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Why are some people drawn into reading, pulled as if by magnetic force into distant worlds or intellectual explorations? And why are others repelled by reading, incapable of focusing their attention long enough to create vivid images in their minds or grasp complex concepts? Speaking of Reading presents seventy-seven lively, poignant, and inspiring personal responses to the query: "What is your reading history, and how does your reading affect the rest of your life?"
Written in the tradition of Studs Terkel, this book uses oral histories to bring you directly into the worlds of many diverse readers. Sprinkled throughout are narratives of nationally recognized personalities such as writers Maxine Hong-Kingston, Isabel Allende, Julie Harris, Gloria Steinem, and Robert MacNeil.
Speaking of Reading invites us to think about our own reading histories and the crucial role reading plays in our lives. Nadine Rosenthal provides substantial insight into reading and the reading process, and offers avid readers a plea: Become a reading mentor. While she explains how to come to the aid of an infrequent reader, her subjects make it clear why it is important to pass the love of reading along to others.
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Nadine Rosenthal is chair of the Learning Assistance Department at City College of San Francisco, and former director of the Center for Reading Improvement at San Francisco State University.From Publishers Weekly:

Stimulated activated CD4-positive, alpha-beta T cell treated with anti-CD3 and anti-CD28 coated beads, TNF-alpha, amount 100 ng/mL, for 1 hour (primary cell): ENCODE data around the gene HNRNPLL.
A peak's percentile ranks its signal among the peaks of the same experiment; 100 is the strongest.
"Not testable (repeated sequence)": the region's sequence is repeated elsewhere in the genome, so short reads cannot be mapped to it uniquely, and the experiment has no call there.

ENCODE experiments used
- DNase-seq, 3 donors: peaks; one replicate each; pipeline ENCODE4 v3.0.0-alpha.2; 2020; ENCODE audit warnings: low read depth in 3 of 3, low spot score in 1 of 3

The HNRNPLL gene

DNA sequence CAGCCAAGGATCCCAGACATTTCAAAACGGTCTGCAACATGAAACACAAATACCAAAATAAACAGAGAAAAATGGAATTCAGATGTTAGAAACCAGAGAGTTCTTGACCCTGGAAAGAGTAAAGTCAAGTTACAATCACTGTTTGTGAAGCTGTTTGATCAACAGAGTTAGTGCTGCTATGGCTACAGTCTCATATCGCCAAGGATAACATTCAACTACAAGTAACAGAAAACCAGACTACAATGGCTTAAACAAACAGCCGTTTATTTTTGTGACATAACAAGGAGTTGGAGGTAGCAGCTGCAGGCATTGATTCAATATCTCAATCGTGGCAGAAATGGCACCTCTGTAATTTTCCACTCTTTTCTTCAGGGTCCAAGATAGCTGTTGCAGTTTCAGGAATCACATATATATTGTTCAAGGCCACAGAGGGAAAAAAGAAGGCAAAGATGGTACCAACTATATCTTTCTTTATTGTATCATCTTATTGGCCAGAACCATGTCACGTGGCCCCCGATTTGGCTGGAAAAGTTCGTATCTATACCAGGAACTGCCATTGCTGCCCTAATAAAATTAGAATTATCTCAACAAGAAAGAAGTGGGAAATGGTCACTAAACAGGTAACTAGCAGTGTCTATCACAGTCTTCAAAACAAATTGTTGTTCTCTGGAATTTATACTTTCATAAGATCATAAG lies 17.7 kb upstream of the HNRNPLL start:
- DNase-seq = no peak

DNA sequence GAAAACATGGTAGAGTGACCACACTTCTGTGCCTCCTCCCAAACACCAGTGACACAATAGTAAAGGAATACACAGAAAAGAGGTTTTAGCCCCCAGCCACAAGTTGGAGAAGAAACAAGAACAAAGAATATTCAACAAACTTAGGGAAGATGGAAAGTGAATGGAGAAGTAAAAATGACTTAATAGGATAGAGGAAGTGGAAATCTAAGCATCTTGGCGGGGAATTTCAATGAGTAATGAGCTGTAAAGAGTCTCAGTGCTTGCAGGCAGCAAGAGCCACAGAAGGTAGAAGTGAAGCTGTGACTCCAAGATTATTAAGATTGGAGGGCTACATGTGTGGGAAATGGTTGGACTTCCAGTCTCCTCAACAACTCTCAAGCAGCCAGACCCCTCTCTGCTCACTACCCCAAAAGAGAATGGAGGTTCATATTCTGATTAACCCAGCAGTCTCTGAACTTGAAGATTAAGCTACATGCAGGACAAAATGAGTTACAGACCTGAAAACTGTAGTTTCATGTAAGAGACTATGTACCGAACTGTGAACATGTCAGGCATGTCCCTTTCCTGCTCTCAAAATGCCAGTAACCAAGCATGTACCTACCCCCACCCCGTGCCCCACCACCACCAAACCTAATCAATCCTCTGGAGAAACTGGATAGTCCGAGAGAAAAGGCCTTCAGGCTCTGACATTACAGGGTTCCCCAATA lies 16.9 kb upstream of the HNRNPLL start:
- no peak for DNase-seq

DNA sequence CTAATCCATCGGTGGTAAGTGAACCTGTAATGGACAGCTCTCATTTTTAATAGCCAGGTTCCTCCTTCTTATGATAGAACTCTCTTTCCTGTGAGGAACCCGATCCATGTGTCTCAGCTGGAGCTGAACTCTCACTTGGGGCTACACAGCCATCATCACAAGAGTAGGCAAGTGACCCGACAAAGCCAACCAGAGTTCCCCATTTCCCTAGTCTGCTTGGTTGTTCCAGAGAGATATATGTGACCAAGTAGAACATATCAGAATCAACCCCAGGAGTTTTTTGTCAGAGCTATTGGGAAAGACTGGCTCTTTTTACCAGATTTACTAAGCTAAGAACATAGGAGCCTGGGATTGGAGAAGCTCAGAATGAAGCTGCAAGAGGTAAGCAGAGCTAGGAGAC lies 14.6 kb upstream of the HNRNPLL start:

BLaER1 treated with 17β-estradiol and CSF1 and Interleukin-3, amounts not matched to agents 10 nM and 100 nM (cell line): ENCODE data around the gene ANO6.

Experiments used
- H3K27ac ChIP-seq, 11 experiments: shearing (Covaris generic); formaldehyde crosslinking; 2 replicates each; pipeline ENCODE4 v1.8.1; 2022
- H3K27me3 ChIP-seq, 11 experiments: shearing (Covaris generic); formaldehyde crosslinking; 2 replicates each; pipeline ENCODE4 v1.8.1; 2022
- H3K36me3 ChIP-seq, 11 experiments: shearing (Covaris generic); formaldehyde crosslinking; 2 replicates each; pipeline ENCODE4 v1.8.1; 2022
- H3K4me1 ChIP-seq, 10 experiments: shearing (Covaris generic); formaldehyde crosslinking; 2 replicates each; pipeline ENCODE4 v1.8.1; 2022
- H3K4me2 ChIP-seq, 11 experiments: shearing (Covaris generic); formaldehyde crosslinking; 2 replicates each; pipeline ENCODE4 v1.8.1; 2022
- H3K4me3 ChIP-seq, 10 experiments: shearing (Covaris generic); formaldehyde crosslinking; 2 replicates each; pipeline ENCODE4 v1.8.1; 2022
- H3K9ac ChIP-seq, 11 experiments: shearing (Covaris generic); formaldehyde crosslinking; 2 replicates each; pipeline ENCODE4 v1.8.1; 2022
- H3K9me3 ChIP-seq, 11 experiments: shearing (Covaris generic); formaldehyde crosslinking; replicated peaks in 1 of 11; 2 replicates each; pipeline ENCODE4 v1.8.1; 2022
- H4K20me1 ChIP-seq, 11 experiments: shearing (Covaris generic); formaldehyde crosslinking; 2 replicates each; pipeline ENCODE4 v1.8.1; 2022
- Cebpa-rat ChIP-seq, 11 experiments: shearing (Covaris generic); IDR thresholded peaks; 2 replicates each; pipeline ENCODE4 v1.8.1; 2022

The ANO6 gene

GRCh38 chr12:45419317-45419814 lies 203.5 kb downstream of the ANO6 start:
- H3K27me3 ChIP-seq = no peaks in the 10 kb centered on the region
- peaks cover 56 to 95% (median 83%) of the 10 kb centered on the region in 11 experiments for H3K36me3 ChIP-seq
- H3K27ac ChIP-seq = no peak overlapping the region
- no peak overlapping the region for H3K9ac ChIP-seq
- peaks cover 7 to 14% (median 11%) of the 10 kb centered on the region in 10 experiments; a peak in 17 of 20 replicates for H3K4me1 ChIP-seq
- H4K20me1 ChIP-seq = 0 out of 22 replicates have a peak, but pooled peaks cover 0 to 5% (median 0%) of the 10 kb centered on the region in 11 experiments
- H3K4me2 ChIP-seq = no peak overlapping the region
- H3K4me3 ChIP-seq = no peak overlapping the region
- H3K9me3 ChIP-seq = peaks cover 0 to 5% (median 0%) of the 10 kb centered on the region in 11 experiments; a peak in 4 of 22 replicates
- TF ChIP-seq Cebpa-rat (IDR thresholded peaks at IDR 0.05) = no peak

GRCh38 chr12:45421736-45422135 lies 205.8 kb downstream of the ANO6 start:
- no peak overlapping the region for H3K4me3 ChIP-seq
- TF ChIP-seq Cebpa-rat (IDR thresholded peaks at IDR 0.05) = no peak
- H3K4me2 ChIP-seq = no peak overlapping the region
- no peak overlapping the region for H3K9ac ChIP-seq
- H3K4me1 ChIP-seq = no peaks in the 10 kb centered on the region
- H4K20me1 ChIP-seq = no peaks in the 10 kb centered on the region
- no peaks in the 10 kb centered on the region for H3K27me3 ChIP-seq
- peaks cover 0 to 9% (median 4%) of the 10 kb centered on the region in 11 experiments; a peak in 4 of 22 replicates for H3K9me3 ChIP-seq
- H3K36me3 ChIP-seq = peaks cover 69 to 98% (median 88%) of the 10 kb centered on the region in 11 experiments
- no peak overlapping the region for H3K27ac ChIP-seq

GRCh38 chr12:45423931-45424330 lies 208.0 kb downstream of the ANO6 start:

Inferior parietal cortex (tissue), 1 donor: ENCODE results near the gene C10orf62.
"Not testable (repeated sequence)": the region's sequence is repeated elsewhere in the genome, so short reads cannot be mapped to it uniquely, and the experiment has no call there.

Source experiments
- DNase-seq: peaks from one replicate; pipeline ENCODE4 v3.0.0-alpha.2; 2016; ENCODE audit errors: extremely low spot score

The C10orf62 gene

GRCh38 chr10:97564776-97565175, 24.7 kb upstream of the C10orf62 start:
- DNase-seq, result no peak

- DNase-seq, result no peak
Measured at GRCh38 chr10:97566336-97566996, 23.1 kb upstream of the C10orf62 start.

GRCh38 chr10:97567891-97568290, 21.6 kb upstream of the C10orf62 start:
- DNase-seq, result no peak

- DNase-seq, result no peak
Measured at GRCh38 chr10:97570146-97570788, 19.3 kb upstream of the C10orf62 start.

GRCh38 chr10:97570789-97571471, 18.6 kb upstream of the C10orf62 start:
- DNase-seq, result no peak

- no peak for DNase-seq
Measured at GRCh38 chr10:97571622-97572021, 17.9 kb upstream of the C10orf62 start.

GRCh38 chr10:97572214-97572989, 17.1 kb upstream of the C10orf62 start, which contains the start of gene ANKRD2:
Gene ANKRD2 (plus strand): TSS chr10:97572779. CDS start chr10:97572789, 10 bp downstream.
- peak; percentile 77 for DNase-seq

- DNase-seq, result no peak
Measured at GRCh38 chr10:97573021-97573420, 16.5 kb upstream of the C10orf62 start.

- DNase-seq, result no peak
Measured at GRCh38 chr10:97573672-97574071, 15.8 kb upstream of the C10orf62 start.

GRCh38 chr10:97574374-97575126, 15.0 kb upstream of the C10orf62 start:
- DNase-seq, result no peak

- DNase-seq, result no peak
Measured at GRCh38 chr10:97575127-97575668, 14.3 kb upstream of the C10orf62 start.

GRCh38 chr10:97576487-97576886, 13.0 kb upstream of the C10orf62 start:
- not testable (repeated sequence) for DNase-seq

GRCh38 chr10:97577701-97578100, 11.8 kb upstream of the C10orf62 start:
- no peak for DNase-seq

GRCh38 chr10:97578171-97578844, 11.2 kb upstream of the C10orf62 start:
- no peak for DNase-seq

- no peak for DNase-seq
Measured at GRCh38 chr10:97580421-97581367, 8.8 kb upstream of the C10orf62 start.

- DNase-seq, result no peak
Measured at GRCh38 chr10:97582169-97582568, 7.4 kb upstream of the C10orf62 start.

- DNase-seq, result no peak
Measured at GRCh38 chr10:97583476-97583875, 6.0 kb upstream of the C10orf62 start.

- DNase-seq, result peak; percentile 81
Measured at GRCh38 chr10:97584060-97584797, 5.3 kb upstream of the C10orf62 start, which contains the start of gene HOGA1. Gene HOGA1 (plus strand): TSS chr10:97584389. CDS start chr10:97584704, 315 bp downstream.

Rosenthal (Ten Career Readers), chair of the learning assistance department, City College of San Francisco, has collected 77 short interviews, here shaped into essays, in which interviewees describe how reading-or not reading-has affected their lives. The interesting result includes accounts by writer Isabel Allende, basketball player Kareem Abdul-Jabbar and feminist Gloria Steinem as well as testimony from non-famous people from all walks of life. Rosenthal contrasts the experiences of those who have enjoyed reading since childhood with those of people who learned to read as adults. She has divided the pieces into eight chapters reflecting eight types of readers: readers of literature; frustrated readers; those influenced by childhood reading; voracious readers; habitual readers; those learning to read as adults; information readers; and those aware of their reading process. Since many experiences overlap, these categories seem arbitrary and forced. Concluding with a useful chapter on techniques good readers can use to assist other, developing readers, this book will be of greatest interest to those involved in reading education.
Copyright 1995 Reed Business Information, Inc.
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Book Description Heinemann, 1995. Hardcover. Condition: New. Seller Inventory # DADAX0435081195
Book Description Heinemann, 1995. Hardcover. Condition: New. book. Seller Inventory # M0435081195